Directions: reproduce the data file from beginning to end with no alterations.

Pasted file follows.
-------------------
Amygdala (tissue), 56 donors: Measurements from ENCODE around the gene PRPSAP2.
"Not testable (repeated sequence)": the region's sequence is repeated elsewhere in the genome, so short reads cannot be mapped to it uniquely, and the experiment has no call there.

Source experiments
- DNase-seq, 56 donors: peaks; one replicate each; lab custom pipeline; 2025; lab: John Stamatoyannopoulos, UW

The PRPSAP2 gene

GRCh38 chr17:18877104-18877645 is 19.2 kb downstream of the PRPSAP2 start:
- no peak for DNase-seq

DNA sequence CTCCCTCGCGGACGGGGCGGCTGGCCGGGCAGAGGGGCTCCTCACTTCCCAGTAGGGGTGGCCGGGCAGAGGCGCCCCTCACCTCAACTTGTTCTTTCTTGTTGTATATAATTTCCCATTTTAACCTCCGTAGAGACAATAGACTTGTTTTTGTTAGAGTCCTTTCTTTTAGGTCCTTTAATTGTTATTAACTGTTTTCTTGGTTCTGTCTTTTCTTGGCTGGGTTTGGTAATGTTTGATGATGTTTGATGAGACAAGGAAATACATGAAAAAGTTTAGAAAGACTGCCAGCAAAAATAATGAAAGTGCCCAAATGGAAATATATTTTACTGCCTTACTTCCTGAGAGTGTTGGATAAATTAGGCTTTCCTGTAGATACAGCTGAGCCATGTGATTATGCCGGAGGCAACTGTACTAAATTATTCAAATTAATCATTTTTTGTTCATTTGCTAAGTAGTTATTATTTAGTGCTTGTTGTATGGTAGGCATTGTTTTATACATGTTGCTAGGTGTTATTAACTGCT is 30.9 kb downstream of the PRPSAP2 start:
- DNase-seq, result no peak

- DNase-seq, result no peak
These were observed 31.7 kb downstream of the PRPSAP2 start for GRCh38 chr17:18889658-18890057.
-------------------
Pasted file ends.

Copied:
Amygdala (tissue), 56 donors: Measurements from ENCODE around the gene PRPSAP2.
"Not testable (repeated sequence)": the region's sequence is repeated elsewhere in the genome, so short reads cannot be mapped to it uniquely, and the experiment has no call there.

Source experiments
- DNase-seq, 56 donors: peaks; one replicate each; lab custom pipeline; 2025; lab: John Stamatoyannopoulos, UW

The PRPSAP2 gene

GRCh38 chr17:18877104-18877645 is 19.2 kb downstream of the PRPSAP2 start:
- no peak for DNase-seq

DNA sequence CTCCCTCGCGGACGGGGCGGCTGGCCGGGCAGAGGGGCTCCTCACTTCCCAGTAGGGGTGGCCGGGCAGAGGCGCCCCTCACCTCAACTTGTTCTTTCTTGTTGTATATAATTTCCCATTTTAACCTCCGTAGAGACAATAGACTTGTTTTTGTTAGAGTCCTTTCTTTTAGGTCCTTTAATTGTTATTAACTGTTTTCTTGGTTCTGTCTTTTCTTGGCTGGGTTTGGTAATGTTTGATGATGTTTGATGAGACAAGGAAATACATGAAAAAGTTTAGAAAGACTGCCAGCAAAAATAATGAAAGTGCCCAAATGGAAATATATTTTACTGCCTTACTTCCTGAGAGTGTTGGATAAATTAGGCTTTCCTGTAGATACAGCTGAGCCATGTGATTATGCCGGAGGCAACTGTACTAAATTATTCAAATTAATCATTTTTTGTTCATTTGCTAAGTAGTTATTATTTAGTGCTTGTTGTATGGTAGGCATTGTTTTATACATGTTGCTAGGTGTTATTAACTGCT is 30.9 kb downstream of the PRPSAP2 start:
- DNase-seq, result no peak

- DNase-seq, result no peak
These were observed 31.7 kb downstream of the PRPSAP2 start for GRCh38 chr17:18889658-18890057.